While many object-oriented languages impose space overhead of only one word per object to support features like virtual method dispatch, Java's richer functionality has led to implementations that require two or three header words per object. This space overhead increases memory usage and attendant garbage collection costs, reduces cache locality, and constrains programmers who might naturally solve a problem by using large numbers of small objects.
In this paper, we show that with careful engineering, a high performance virtual machine can instantiate most Java objects with only a single-word object header. The single header word provides fast access to the virtual method table, allowing for quick method invocation. The implementation represents other per-object data (lock state, hash code, and garbage collection flags) using heuristic compression techniques. The heuristic retains two-word headers, containing thin lock state, only for objects that have synchronized methods.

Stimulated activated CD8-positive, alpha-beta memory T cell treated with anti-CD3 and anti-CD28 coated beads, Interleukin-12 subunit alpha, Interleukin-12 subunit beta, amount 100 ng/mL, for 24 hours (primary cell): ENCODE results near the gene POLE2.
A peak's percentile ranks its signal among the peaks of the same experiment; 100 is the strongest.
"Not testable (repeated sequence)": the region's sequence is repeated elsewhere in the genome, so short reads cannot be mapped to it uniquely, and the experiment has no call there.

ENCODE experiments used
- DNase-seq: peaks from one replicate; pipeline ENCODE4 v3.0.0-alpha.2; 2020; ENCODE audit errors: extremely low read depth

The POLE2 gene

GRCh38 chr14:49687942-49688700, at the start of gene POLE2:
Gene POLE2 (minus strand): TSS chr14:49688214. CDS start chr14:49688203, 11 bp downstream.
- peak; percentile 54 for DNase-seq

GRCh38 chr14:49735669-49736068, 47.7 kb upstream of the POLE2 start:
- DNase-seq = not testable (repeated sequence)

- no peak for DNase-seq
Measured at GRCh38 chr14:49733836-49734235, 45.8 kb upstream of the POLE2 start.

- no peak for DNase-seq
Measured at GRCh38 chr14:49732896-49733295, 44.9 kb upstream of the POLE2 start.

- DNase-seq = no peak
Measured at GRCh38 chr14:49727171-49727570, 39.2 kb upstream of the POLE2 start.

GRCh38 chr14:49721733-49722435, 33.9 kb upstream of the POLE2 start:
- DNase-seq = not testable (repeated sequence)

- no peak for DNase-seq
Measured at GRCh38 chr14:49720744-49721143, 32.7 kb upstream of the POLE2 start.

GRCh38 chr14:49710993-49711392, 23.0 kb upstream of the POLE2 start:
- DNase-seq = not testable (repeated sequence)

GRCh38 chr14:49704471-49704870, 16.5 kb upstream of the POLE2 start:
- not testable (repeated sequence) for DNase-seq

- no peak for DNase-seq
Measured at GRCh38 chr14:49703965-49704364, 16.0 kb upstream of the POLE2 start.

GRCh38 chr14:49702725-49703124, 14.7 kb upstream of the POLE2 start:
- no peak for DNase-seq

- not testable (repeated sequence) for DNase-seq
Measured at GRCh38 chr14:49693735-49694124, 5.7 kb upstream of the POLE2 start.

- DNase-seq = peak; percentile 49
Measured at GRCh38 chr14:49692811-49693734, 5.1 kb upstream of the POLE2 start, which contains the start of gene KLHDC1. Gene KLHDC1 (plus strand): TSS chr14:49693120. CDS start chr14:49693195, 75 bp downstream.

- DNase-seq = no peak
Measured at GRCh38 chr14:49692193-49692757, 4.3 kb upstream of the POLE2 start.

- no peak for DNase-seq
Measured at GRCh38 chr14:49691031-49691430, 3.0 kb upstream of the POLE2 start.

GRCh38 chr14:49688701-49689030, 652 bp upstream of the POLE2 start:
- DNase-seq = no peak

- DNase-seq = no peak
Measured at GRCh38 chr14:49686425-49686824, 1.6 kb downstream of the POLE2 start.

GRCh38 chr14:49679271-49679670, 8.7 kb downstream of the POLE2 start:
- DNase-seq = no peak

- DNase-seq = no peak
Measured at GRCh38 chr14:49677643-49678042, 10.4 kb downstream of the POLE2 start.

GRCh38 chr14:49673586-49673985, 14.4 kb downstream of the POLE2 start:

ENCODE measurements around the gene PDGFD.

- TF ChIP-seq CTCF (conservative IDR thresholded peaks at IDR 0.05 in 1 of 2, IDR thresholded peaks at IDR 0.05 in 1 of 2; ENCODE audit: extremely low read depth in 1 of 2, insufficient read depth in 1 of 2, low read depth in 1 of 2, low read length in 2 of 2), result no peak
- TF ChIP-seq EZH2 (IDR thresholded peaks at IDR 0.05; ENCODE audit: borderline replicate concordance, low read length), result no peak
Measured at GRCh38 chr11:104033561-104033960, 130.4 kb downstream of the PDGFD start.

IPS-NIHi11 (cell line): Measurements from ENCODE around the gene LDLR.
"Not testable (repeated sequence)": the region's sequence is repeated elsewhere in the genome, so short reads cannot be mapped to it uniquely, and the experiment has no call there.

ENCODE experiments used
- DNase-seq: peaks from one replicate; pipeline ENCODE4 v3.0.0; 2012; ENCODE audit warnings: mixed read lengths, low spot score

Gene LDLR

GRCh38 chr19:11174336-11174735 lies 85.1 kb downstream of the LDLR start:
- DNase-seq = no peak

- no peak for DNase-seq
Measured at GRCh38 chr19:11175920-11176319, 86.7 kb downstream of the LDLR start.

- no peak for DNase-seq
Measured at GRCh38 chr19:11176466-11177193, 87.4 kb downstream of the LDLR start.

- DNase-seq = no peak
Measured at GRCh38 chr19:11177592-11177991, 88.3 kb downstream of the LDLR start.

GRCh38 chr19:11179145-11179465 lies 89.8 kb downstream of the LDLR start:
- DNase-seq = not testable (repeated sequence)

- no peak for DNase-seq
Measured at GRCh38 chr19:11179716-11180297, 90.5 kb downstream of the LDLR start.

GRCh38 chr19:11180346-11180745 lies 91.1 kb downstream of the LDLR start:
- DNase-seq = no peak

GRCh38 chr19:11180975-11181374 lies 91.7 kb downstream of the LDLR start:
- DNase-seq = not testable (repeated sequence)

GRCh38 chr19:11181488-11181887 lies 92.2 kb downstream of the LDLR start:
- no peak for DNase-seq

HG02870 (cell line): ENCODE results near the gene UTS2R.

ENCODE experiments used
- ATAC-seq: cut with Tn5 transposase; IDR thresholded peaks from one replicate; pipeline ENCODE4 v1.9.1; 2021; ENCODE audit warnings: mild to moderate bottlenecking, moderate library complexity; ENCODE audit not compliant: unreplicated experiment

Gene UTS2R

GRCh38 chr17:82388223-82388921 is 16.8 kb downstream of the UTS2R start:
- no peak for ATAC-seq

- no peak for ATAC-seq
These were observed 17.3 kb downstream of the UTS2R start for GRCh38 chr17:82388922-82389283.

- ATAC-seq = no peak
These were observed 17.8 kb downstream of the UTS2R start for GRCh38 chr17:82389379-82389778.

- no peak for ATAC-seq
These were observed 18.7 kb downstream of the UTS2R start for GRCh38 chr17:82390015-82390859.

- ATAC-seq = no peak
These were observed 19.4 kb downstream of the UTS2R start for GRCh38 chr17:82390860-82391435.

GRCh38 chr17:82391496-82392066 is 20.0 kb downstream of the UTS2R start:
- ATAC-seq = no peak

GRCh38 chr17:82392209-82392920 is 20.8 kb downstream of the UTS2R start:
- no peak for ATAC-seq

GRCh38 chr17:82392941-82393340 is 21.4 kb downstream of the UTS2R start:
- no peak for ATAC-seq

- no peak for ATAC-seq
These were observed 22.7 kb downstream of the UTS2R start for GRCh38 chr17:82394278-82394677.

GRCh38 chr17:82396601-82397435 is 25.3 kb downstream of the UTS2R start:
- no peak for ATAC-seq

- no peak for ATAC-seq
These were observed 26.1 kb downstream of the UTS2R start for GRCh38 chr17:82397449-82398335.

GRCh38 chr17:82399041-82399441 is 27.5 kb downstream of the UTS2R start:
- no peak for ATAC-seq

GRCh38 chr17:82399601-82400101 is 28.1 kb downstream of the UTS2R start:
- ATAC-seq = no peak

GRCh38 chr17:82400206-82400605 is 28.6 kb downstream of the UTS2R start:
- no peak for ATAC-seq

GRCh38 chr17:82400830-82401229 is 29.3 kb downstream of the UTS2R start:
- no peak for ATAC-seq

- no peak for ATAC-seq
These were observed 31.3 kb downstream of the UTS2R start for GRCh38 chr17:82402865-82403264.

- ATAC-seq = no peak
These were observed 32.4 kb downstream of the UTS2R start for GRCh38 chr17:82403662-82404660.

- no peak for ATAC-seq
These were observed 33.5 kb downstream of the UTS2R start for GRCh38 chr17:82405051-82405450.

We describe the implementation of various object models in the IBM Jikes Research Virtual Machine, by introducing a pluggable object model abstraction into the virtual machine implementation. We compare the original Jikes RVM object model with three different object models with single-word headers. Experimental results show that the object header compression techniques give an average space savings of 7%, with savings of up to 21%. Compared to the original Jikes RVM object model, the compressed space-encodings result in application speedups ranging from -1.5%$ to +2.2%. Performance on synthetic micro-benchmarks ranges from +23% due to benefits from reduced object size, to -12% on a stress test of virtual method invocation.